Karnataka's former chief minister SM Krishna, who quit the Congress in January, was supposed to join the BJP on Wednesday (March 15) but the occasion was postponed owing to the death of his sister.
The octogenarian leader returned from New Delhi to Bengaluru after receiving the news and as per reports, Krishna could join the BJP next week.
Krishna's quitting the Congress and preparing to join the BJP a year ahead of the Karnataka Assembly election is crucial. The leader, who has served in several top positions under the Congress rule at the Centre, including that of the external affairs minister, had remarked at the time of quitting the Grand-Old Party that it needed managers and not mass leaders.
The disappointment was clear. Krishna was unceremoniously dropped as the external affairs minister in the previous UPA government in 2012 and was given little significance by the Congress' top brass, despite his repeated complaints about the current state leadership under Chief Minister Siddaramaiah.
Krishna is too old but his political significance is relevant for BJP
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Krishna's joining the BJP may not seem consistent with the current BJP leadership's 'focus on youth' mantra but it has a greater significance in terms of political benefits for the BJP in the southern state, which has remained the Congress' last big state in the country.
For the BJP, it's time to sit back and watch the same drama that had unfolded in its camp ahead of the 2013 Assembly election in Karnataka. That year, the saffron camp was in a disarray over managing BS Yeddyurappa, the party's first chief minister in Karnataka who had to quit after facing resistance inside the party and eventually floated his own party, Karnataka Janatha Paksha, to facilitate the downfall of the BJP. He returned to the BJP just ahead of the 2014 Lok Sabha elections and was made the chief of the Karnataka BJP in 2016.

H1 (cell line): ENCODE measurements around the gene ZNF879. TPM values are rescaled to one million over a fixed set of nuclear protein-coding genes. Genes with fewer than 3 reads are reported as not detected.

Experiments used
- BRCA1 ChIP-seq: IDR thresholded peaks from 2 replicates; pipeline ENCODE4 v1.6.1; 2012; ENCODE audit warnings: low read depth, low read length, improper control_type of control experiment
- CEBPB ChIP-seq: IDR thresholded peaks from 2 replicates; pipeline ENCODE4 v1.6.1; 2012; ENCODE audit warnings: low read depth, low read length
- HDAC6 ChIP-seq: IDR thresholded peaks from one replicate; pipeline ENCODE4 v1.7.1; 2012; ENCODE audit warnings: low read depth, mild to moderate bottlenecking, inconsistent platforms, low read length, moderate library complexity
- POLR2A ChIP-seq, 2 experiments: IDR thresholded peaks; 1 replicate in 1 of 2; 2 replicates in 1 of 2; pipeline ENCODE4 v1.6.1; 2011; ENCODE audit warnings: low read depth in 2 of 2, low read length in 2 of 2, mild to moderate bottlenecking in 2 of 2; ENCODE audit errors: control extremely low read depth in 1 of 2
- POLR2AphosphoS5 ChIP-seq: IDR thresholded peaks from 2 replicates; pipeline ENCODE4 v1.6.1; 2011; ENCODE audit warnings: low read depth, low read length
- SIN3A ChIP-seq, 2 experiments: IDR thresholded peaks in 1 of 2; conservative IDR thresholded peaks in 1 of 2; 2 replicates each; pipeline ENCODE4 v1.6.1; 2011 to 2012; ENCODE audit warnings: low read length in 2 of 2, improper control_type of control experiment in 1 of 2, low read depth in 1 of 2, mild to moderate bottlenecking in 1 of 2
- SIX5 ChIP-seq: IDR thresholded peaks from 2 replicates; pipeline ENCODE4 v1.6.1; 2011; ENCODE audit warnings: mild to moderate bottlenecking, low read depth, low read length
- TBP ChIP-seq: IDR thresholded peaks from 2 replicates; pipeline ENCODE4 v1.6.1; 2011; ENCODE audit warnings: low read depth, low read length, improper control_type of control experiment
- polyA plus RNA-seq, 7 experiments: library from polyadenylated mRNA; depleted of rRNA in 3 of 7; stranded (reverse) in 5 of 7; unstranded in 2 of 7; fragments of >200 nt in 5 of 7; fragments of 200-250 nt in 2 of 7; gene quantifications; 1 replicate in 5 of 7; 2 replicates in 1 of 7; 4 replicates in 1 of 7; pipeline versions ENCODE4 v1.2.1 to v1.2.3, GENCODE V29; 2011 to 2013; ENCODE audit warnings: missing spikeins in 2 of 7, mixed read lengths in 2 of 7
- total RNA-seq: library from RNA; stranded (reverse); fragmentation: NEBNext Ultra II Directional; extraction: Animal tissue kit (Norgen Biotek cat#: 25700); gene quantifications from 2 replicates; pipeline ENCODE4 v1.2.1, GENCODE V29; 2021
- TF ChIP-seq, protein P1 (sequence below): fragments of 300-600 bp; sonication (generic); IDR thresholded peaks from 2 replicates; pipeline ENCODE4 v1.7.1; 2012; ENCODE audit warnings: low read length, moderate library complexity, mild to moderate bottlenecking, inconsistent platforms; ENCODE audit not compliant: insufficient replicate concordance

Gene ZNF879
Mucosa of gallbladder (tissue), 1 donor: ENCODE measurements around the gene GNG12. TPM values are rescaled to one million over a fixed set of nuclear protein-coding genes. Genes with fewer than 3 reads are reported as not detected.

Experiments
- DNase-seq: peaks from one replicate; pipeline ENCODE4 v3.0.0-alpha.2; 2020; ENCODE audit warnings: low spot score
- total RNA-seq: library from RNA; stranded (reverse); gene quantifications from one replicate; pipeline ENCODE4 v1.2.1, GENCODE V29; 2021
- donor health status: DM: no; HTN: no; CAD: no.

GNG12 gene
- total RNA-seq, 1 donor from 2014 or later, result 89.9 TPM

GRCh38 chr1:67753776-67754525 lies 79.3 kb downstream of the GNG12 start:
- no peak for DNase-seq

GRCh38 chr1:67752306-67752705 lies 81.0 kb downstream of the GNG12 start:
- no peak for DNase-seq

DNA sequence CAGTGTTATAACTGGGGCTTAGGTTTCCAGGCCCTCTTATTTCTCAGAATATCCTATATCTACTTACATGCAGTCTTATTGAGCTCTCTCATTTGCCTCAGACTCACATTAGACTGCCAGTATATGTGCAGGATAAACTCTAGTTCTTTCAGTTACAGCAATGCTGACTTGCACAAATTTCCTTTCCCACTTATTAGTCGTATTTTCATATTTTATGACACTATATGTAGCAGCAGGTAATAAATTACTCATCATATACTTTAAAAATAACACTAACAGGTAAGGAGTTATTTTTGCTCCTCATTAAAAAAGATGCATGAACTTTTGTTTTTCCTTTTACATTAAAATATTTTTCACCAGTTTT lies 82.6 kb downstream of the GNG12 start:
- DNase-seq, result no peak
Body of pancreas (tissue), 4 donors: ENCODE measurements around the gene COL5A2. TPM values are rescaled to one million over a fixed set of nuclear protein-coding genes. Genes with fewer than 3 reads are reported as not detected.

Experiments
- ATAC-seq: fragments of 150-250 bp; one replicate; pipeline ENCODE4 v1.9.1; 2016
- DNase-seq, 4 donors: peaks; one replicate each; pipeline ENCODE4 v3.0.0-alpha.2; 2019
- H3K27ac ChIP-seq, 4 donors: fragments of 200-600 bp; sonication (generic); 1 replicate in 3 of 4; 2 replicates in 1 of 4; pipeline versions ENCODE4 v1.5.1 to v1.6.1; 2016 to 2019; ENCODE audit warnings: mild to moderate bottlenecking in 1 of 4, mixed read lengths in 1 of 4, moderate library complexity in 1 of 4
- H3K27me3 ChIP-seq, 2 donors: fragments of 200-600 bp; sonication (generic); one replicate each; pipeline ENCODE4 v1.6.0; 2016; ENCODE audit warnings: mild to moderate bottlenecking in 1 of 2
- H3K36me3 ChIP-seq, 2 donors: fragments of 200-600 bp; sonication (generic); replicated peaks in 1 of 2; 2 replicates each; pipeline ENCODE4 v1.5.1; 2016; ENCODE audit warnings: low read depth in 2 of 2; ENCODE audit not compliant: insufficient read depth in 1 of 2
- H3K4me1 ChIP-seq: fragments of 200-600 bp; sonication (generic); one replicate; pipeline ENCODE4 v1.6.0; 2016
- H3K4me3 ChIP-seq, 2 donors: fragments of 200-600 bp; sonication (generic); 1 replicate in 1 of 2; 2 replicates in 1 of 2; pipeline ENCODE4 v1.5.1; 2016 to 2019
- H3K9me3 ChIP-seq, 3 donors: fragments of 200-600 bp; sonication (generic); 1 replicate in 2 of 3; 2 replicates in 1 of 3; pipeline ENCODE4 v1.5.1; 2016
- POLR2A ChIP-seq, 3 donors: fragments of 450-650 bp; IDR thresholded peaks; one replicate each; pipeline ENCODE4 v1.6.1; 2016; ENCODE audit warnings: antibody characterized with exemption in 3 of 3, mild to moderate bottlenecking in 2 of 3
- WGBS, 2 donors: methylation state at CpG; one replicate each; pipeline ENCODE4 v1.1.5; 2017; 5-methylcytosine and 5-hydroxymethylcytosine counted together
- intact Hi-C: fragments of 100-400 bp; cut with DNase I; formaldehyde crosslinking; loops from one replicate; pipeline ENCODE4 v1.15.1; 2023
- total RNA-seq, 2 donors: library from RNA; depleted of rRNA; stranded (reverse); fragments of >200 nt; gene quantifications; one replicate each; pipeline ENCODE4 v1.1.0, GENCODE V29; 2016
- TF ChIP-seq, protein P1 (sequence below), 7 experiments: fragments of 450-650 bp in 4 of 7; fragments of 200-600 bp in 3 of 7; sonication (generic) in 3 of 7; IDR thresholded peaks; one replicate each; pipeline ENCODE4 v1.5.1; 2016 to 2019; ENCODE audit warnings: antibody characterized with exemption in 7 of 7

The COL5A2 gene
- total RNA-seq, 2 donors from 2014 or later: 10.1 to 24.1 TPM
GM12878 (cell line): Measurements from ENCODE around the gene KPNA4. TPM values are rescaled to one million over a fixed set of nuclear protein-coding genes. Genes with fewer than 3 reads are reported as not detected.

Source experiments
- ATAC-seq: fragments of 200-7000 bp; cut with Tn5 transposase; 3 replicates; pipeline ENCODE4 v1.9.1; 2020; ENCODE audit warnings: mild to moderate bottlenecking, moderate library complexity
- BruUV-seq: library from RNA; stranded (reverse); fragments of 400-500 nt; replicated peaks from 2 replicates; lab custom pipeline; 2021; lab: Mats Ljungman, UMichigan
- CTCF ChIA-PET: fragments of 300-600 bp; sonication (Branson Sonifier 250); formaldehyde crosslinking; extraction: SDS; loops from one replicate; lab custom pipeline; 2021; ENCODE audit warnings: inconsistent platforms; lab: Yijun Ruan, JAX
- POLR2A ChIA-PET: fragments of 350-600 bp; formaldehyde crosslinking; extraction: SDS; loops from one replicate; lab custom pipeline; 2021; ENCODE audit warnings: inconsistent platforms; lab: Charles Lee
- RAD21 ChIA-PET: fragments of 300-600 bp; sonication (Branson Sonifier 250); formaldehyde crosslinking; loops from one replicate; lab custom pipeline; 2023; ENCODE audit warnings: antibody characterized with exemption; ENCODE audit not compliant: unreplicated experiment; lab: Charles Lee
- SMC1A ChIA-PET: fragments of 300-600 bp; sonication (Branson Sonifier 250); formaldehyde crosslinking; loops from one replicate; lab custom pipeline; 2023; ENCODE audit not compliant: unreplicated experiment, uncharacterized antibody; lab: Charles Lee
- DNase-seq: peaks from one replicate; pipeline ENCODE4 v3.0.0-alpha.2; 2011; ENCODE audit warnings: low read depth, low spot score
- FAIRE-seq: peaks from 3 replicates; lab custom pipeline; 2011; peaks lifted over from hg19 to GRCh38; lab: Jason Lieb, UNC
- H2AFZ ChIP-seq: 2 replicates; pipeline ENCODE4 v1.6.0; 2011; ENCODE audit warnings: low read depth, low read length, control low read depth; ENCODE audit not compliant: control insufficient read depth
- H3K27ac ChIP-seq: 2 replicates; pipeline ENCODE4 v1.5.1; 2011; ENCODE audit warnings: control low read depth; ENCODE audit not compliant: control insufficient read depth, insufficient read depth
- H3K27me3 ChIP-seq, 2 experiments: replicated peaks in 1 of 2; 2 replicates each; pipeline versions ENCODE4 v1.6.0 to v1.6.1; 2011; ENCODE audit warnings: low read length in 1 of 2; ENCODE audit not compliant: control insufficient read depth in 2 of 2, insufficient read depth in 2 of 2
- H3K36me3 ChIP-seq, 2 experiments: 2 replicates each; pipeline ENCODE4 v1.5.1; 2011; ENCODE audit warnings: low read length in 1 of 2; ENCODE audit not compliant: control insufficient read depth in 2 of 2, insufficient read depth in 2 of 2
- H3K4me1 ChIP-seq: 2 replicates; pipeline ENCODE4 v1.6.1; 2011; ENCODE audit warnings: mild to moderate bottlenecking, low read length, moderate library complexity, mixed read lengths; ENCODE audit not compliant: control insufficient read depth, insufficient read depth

After Srinivas Prasad, Krishna leaves Congress; will Ambareesh be the next?
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This time, it is the ruling Congress which is undergoing the same experience. Ahead of Krishna's departure, senior Dalit leader Srinivasa Prasad also quit the Congress after being dropped from the cabinet and joined the BJP. And if rumours are true, disgruntled actor-politician Ambareesh could also leave the Congress. Ambareesh did not have a pleasant time at a rally during the last election where he was reportedly insulted in the presence of Congress vice president Rahul Gandhi.
Krishna will boost BJP's presence in South Karnataka region
It is a known fact that Ambareesh and Krishna don't see eye to eye but if the BJP leadership succeeds in doing what Rahul Gandhi could not. i.e., bridge the rift between various state leaders and Krishna, then it will really make a big gain in the Old Mysuru region from where leaders like Krishna, Prasad and Ambareesh hail. It will boost the BJP's strength in the region, putting the Congress under a stiff challenge.
Although aged 84, Krishna is still a big name in Karnataka's politics and his presence in the BJP would make it difficult for the Congress to find a match. The Congress' topmost face to show in the election next year is Chief Minister Siddaramaiah but given the general disappointment against him in the party, where many still see him as an 'import from the JD(S)', odds are against him for the next battle. Siddaramaiah also belongs to the same region but the resurgent JD(S), a Vokkaliga-dominant party, and the BJP boosted by the Vokkaliga man Krishna, will not give him an easy run this time.
The Krishna episode will turn the media focus away from BJP's other internal problems
The focus on the aged leader will also help the BJP put away all the focus from its own internal issues. Yeddyurappa doesn't get along with former deputy chief minister KS Eshwarappa and the saffron party would not want a rerun of the 2013 show. The Krishna factor will keep the attention away from the cold war within the BJP.
The BJP will also gain in the state by offering Krishna a high post at Centre
Krishna's suave avatar could also see the BJP offering him a plump post at the Centre. The party's most-known face from Karnataka – BS Yeddyurappa – is a Lingayat strongman but is too regional. Offering Krishna a respected position in New Delhi could see the BJP winning blessings from the voters of the state by means of bridging the psychological gap. Krishna has played an important role to promote Bengaluru as India's IT capital during his chief ministership in the late 1990s to mid-2000s. The Congress did not bother to utilise his image while taking on the tech-savvy BJP in the state.
Certain quarters also opine that Krishna's pro-BJP stand has also to do with his family's business interests. Even if that is a reason, it's not likely to hold much water. If the Congress finds engaging in factionalism more important than honouring its veterans who have served it over several decades, then there is bound to be a repercussion.